Sex is a ubiquitous, ancient, and inherent attribute of eukaryotic life | Plant-Microbe Interaction | Scoop.it

Sexual reproduction and clonality in eukaryotes are mostly seen as exclusive, the latter being rather exceptional. This view might be biased by focusing almost exclusively on metazoans. We analyze and discuss reproduction in the context of extant eukaryotic diversity, paying special attention to protists. We present results of phylogenetically extended searches for homologs of two proteins functioning in cell and nuclear fusion, respectively (HAP2 and GEX1), providing indirect evidence for these processes in several eukaryotic lineages where sex has not been observed yet. We argue that (i) the debate on the relative significance of sex and clonality in eukaryotes is confounded by not appropriately distinguishing multicellular and unicellular organisms; (ii) eukaryotic sex is extremely widespread and already present in the last eukaryotic common ancestor; and (iii) the general mode of existence of eukaryotes is best described by clonally propagating cell lines with episodic sex triggered by external or internal clues. However, important questions concern the relative longevity of true clonal species (i.e., species not able to return to sexual procreation anymore). Long-lived clonal species seem strikingly rare. We analyze their properties in the light of meiotic sex development from existing prokaryotic repair mechanisms. Based on these considerations, we speculate that eukaryotic sex likely developed as a cellular survival strategy, possibly in the context of internal reactive oxygen species stress generated by a (proto) mitochondrion. Thus, in the context of the symbiogenic model of eukaryotic origin, sex might directly result from the very evolutionary mode by which eukaryotic cells arose.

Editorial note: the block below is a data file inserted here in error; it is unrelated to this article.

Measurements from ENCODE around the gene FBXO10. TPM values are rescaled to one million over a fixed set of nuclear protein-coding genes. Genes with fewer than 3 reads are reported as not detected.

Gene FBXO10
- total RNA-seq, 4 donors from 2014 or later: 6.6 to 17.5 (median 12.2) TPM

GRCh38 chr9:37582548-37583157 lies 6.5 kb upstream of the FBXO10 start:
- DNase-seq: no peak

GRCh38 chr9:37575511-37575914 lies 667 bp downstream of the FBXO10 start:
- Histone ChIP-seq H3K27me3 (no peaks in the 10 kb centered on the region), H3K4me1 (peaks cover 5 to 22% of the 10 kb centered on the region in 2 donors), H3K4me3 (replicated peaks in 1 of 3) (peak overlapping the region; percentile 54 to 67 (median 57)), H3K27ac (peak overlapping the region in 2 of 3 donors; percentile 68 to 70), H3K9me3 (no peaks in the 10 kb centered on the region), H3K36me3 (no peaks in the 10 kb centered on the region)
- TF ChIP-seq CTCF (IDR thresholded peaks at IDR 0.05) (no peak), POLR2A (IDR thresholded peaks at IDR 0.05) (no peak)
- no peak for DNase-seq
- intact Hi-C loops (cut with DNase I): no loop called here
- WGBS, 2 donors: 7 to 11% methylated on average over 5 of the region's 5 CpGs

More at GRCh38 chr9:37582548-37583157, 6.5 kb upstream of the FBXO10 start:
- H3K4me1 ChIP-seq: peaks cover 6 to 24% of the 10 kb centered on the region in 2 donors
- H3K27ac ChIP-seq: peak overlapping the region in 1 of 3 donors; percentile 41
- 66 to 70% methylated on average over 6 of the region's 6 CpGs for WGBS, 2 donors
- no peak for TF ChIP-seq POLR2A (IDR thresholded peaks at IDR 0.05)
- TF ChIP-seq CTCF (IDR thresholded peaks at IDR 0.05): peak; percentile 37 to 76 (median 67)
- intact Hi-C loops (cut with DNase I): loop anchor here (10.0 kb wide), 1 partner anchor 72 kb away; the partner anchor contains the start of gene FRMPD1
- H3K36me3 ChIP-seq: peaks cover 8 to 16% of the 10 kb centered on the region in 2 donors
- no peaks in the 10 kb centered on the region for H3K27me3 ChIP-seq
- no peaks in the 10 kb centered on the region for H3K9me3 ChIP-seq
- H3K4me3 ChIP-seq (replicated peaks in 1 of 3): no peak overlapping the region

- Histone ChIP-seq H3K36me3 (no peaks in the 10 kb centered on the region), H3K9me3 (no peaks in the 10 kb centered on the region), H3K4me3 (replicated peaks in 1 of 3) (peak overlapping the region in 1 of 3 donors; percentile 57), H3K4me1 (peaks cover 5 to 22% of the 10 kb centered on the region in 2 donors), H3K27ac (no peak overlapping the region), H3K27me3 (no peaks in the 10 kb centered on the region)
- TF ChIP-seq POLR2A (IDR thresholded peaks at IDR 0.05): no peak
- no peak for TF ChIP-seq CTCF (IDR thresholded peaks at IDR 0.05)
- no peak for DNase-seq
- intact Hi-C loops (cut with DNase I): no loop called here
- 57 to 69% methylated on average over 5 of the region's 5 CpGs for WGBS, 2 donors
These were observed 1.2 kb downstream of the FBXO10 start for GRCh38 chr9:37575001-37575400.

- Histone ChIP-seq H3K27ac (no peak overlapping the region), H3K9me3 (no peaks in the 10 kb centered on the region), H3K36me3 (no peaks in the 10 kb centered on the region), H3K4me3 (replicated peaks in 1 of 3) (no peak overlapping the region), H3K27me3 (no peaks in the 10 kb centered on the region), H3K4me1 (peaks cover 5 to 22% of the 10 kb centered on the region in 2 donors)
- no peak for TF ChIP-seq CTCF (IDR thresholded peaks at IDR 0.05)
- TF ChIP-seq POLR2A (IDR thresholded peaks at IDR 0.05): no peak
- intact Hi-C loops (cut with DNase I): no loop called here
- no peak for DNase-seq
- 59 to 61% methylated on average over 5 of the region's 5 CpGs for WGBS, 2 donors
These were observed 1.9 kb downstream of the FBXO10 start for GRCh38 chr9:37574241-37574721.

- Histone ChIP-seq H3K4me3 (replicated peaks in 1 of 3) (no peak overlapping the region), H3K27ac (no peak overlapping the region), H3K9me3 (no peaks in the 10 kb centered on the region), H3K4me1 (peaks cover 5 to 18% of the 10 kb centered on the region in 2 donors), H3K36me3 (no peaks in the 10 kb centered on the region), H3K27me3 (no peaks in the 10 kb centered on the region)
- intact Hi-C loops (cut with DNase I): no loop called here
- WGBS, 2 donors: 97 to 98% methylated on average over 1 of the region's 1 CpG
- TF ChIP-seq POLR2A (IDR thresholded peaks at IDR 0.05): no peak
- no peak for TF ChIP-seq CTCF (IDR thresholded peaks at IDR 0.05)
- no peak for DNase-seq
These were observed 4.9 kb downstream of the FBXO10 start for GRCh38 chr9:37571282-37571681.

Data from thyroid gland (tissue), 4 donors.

Via Francis Martin
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PUB22 and PUB23 U-BOX E3 ligases directly ubiquitinate RPN6, a 26S proteasome lid subunit, for subsequent degradation in Arabidopsis thaliana

PUB22 and PUB23 U-BOX E3 ligases directly ubiquitinate RPN6, a 26S proteasome lid subunit, for subsequent degradation in Arabidopsis thaliana | Plant-Microbe Interaction | Scoop.it